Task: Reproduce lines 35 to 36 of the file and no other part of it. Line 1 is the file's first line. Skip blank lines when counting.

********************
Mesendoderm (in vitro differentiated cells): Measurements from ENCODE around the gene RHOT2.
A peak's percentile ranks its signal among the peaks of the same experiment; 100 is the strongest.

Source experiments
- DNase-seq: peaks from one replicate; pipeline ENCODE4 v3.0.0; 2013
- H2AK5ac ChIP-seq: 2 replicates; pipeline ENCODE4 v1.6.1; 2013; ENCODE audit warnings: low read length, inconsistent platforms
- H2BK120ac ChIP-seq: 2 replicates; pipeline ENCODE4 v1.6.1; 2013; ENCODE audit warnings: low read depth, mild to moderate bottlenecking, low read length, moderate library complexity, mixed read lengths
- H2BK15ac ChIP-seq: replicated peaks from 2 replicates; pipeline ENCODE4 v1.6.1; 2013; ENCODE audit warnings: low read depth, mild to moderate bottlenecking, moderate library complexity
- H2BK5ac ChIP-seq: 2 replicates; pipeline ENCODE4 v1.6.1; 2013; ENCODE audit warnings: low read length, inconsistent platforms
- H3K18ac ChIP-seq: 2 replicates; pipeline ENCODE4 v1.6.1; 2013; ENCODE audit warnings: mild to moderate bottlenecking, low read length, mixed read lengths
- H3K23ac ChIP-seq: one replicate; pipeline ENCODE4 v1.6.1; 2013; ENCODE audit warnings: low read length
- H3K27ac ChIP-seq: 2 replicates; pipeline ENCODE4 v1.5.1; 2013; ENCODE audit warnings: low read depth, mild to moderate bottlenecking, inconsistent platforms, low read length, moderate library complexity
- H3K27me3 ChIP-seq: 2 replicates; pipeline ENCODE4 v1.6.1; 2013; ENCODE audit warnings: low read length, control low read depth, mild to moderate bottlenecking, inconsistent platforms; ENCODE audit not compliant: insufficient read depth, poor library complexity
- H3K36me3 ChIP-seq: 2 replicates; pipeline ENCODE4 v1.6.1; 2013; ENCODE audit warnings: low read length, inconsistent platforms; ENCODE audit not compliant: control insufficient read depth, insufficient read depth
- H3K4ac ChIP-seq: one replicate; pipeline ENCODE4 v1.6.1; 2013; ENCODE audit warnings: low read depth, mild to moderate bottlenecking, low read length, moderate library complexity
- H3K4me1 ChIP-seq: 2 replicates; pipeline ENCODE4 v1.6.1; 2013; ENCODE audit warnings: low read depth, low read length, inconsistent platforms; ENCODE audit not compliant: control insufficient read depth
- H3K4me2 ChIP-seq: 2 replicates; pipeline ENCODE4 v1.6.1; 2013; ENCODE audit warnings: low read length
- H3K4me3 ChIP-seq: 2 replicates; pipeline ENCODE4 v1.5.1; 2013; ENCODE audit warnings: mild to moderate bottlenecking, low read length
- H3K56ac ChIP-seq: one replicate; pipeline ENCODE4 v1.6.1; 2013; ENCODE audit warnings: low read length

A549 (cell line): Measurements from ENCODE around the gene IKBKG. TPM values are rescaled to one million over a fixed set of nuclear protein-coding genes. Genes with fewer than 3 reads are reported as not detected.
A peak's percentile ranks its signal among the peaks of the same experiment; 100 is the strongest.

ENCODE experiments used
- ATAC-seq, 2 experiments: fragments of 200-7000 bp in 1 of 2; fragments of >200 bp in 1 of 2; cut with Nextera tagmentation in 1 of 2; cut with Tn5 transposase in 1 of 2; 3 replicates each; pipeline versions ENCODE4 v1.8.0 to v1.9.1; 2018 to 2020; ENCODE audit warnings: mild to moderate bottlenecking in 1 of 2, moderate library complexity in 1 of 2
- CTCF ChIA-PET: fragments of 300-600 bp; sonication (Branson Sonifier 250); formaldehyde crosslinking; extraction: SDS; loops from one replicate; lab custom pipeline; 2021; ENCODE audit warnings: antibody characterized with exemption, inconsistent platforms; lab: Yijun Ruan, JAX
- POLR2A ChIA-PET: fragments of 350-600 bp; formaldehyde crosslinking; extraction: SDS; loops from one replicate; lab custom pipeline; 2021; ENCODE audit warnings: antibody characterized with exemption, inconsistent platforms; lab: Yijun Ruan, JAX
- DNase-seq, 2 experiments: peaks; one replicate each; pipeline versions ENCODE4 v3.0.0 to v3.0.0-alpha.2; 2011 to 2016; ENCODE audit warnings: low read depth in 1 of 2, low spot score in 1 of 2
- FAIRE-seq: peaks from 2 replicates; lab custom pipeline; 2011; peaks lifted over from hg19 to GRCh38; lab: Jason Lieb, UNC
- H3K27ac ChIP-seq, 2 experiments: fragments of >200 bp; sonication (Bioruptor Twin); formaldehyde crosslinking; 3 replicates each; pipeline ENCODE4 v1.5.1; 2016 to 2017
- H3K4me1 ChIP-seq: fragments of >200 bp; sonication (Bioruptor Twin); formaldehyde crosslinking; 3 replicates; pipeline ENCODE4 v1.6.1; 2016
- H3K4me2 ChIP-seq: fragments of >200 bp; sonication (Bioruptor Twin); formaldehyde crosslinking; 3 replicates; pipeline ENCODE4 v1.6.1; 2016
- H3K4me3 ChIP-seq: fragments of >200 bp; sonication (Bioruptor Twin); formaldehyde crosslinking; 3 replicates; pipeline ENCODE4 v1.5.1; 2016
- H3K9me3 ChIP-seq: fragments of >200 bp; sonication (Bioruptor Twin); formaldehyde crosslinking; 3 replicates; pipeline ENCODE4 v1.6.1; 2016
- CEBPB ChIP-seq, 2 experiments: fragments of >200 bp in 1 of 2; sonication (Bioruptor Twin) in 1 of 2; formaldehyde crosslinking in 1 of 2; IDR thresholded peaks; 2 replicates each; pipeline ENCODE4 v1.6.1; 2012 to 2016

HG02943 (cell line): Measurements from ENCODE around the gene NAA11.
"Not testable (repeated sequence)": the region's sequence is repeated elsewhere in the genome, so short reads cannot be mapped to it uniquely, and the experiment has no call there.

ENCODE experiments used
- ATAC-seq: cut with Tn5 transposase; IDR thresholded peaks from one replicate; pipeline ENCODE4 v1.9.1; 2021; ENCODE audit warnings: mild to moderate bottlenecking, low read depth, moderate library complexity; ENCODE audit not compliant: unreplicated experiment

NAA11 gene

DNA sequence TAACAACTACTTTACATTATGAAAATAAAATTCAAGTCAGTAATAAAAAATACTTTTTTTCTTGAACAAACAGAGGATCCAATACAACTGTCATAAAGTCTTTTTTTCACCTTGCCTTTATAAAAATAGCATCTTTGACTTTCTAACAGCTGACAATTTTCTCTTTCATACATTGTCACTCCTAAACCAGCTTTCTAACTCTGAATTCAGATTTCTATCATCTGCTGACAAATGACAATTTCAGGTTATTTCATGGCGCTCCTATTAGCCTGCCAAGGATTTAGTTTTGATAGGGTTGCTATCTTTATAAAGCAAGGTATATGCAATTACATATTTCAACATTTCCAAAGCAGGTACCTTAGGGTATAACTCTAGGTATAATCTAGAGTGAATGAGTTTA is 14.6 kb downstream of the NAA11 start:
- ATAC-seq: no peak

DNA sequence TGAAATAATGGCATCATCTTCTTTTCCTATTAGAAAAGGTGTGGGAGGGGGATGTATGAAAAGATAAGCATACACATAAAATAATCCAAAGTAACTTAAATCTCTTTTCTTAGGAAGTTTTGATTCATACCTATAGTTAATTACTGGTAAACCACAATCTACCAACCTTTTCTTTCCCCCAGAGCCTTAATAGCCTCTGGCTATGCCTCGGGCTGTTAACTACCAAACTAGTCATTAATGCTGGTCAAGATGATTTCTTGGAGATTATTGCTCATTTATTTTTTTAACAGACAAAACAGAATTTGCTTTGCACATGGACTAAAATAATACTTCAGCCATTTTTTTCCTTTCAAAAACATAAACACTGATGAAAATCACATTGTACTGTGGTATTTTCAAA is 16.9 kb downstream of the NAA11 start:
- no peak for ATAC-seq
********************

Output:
ENCODE experiments used
- ATAC-seq: cut with Tn5 transposase; IDR thresholded peaks from one replicate; pipeline ENCODE4 v1.9.1; 2021; ENCODE audit warnings: mild to moderate bottlenecking, low read depth, moderate library complexity; ENCODE audit not compliant: unreplicated experiment